One of the 1839 playtesters argues convincingly that $2700 is too much starting capital for 1839. When playing, that feels right, it does seem too rich, but the numbers don’t make sense to me. Both games have a non-sellable B&O-type private for $220, so ignoring that:
- Maximal total private sell-in value in 1830 is $latex (20+40+70+110+160)*2 = \$800$.
The privates in a given game of 1839 are semi-random, but the face value of the random portion ranges from $400 to $680
- Smallest maximal private sell-in value in 1839 is $latex (40+160+160+300+400) = \$1,060$.
- Largest maximal private sell-in value in 1839 is $latex (40+160+160+300+680) = \$1,340$.
That’s variously $260 and $540 more than 1830. In a 4-player game of 1830, privates generally sell as a collective set for a little under a 40% premium over face value, or 70% of maximal sell-in value. 1839’s privates shouldn’t be any worse than 1830’s in sum, and are often better due to useful special powers. That gives baselines for total expenditure:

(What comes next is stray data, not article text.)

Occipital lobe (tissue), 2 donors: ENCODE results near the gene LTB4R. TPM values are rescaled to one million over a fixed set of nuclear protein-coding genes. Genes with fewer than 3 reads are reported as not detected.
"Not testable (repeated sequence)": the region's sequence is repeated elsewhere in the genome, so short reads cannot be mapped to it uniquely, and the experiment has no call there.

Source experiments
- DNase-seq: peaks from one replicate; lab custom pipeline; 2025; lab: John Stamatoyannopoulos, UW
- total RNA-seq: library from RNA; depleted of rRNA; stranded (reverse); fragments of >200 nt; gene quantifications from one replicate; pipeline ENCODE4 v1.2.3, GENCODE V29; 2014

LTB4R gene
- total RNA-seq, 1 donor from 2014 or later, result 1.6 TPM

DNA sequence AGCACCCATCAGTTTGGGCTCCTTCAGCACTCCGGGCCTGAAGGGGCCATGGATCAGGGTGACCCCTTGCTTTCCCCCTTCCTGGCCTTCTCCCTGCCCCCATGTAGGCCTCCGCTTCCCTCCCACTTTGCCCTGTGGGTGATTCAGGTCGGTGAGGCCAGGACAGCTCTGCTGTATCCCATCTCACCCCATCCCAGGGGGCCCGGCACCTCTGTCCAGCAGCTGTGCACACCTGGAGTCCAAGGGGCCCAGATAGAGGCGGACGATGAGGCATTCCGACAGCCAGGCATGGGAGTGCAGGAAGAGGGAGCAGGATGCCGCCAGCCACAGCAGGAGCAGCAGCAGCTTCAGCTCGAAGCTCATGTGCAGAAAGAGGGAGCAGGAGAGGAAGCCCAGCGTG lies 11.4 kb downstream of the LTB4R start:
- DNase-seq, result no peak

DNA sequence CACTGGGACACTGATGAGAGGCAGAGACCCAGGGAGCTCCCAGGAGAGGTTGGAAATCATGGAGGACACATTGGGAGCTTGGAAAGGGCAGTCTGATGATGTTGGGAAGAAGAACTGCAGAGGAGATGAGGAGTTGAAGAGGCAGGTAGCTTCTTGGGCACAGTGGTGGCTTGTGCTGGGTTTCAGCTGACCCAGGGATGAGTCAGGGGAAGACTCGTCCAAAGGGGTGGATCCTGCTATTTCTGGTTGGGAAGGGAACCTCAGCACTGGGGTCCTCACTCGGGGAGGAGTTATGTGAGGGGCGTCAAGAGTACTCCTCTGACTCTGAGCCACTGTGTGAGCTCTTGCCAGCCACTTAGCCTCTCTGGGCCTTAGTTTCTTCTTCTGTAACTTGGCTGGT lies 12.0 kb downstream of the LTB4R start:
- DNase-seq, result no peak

- 1830: $560
- 1839: $742 - $938
Which puts the baseline additional expenditure on 1839’s privates from $182-$378 more than 1830. While I haven’t done a formal permutations analysis as to where the average total value is for 1830, my sense is that it sits around $1,150, which gives $245 more in overage. As such, adding $300 to the game’s starting capitalisation seems not-reasonable. Yeah, a bit rich, $15ea too rich in a 3-player game, but surely not overwhelmingly so? Or is the richness seen more as a product of the dutch auction for the privates rather than 1830’s traditional reservation auction?